Monday, April 16, 2012

the middle.

yesterday was a big day for this one.


the last cast came off. we picked up two new braces: a small one for day time wear, and a big one for night time.

her “magic shoes” ;)


two weeks ago she had an MRI, the results of which were normal. basically ava’s stubborn foot has her doctor stumped. a clubfoot is a tricky beast—wanting to return to it’s original position as the foot grows. by 7 or 8 it should be more stable—less likely to relapse. ava’s is not. it continues to relapse, faster and faster between each round of casting. and we don’t really know why.

that last cast was itchy. it was irritating. she has a sore on her heel where the last two casts were rubbing and it was painful. we are so, sooo happy it’s done. and so i planned on celebrating the cast removal—i told ava to think about something fun she wanted to do. it was just her and i and the baby all day.


here’s where i go on a tangent…

(future ava: when you read this, please know this post is a proof of how much i love you—that i’m so concerned i turned to the internet, which is obviously the most logical place for child rearing information)
of all my kids, ava is the one i have the hardest time relating to. 
i. just. don’t. get. her.

i love her—i love her humor and easy-going spirit. her spunk and her freckly nose. i love that she only likes vanilla ice cream and doesn’t care for sweets and isn’t ashamed of it.

but when i ask her what she wants to eat? she doesn’t know. pizza? burgers? chinese? hibachi? buffet? mac & cheese? salad? pancakes? le bec fin? she DOESN’T KNOW.
what do you want to do? shop? museum? movies? park? she DOESN’T KNOW. the only thing she could come up with was roller skating—not exactly the best activity for a girl just out of 5 weeks of casts.

it’s enough to make a momma pull her hair out in frustration. i gritted my teeth and smiled and tried to suggest, gently, that she choose something—ANYTHING—before our entire day out was a bust. in the end we ate pizza. a trip to south street for slices that take 2 hands to hold. and then we spent almost 2 hours wandering the aisles at target. a choice between 3 different littlest pet shops was a 15 minute ordeal, complete with multiple rounds of eenie meenie miney moe.


i’m trying. i don’t want to feel this disconnect with any one of my children. i don’t want her to be lost in the shuffle. i am determined that even with a big family my children will know they are loved and appreciated for who they are as individuals, and not just one of the herd.
only…i find myself saying more and more “she’s the middle child”—with that eyeroll that says “you know what that means”.

but do you? do i?

i looked up some things about birth order. ava is the middle child of five—two older siblings, two younger. i on the the other hand am the oldest child.
well now. right there it seems we have an issue. when i view myself in that light—as the oldest child to her middle status, instead of as mother/daughter, i can see where some of our differences come from.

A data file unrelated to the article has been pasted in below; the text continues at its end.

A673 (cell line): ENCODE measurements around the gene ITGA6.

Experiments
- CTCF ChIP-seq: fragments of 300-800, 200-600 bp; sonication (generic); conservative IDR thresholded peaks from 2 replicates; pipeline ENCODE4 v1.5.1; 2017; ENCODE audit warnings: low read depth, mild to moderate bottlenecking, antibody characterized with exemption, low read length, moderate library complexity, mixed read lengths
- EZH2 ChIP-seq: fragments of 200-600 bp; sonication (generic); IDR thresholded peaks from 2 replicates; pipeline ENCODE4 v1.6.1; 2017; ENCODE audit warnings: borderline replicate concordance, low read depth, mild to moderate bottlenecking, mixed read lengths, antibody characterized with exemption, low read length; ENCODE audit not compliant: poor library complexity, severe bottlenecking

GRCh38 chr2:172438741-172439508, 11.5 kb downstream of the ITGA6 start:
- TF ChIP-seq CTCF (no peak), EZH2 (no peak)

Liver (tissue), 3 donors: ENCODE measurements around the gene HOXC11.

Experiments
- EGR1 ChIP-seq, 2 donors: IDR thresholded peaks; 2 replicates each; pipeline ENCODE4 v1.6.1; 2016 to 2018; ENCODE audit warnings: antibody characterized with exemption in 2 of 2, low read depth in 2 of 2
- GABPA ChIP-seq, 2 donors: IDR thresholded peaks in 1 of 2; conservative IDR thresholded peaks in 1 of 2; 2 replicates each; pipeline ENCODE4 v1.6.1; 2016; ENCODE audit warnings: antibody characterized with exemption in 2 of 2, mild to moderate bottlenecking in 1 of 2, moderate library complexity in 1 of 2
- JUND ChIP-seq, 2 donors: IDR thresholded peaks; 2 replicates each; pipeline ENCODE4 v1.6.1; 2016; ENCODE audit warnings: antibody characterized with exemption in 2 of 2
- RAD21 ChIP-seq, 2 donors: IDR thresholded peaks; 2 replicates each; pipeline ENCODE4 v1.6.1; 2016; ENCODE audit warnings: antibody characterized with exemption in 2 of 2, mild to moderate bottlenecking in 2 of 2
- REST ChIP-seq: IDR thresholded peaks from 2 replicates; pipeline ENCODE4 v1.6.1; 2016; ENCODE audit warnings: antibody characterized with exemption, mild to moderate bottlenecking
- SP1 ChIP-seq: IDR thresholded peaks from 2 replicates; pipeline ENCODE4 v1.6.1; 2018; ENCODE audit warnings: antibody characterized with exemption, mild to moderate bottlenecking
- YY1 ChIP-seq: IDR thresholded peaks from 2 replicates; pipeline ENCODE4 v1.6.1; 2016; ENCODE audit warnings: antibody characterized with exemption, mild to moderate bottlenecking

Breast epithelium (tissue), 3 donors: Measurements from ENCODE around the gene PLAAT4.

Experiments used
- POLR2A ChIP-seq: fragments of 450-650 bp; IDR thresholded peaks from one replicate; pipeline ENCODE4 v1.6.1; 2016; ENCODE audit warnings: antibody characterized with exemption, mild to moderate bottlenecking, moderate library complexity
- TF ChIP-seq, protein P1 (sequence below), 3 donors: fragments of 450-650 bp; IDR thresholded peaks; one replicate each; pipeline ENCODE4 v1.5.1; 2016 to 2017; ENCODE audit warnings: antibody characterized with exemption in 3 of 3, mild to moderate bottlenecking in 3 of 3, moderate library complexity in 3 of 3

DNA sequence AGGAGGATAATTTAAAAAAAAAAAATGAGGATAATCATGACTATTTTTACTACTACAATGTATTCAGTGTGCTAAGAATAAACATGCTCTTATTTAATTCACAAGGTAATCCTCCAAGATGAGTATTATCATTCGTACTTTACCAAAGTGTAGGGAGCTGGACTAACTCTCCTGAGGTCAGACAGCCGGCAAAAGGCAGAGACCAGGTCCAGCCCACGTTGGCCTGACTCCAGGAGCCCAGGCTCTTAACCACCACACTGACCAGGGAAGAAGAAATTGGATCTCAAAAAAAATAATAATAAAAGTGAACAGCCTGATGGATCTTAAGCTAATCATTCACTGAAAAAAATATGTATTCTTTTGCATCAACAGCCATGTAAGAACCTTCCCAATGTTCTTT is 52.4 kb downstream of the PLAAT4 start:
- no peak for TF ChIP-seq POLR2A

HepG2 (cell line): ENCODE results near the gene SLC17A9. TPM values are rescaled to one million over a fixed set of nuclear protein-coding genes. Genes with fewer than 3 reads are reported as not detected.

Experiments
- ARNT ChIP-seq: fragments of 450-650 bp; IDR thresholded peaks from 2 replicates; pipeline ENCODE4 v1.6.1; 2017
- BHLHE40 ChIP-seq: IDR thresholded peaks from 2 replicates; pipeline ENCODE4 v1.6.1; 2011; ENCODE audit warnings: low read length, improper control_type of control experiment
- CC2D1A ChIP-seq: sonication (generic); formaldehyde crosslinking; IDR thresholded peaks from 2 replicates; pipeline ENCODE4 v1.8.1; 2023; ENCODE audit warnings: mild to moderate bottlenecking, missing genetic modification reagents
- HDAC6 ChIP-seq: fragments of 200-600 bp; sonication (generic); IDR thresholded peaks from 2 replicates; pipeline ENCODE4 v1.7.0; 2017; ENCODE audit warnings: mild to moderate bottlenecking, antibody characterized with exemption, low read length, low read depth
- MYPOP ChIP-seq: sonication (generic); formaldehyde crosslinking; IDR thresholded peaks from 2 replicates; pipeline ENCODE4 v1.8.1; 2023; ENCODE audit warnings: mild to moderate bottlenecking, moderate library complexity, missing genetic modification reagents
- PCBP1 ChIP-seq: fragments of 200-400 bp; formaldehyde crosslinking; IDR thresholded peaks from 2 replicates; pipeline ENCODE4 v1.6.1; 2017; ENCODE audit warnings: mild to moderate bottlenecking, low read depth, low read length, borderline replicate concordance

and then i stumbled on this:

The Third Born:

  • has the challenge of overcoming the criticism of the second born by being strong and aggressive.
  • is acquainted with feeling vulnerable and can be clingy.
  • is strongly angered when put-down.
  • thinks in comparative ways, giving rise to new ideas and even practical inventions.
  • is sympathetic with others who are vulnerable and very protective.
  • has challenges being cooperative with others due to having to survive by being rebellious.


i read this to jeremy, giggling the whole time—because if you had to sum up our miss ava…well, this is probably how you’d do it.

strong and aggressive, yet vulnerable and clingy. angered and sympathtic. comparative, but not cooperative. these blends of seemingly opposing qualities—these are what make up our ava.

my mom is the middle of five, too. just thought i’d throw that in there. and yes, they have a very good relationship.

so what do i do with all my newfound knowledge? okay, so it’s not really new. it’s things i already knew about my girl. but seeing them down in black and white reminds me.

it reminds me that when i’m frustrated with her, there is so much wonderful and good in her. so many beautiful qualities that can be nurtured and encouraged. it reminds me that we all have our faults—firstborns aren’t perfect either. (i know, i was shocked too)
it reminds me that this is the child that laid patiently in a loud and claustrophobic MRI machine for an hour, doing--in the words of the technician--"better than most adults". it reminds me this is the child that the doctor again today said how sweet she is, and how she's so easy to work on. unlike so many other kids (who we hear yelling up and down the halls while we wait).

but here’s the thing: of everything i read, the real eye opener wasn’t birth order or personality traits or anything like that. it was this:


there’s no denying that. birth order and everything else (including hair color) aside--that right there is my girl.

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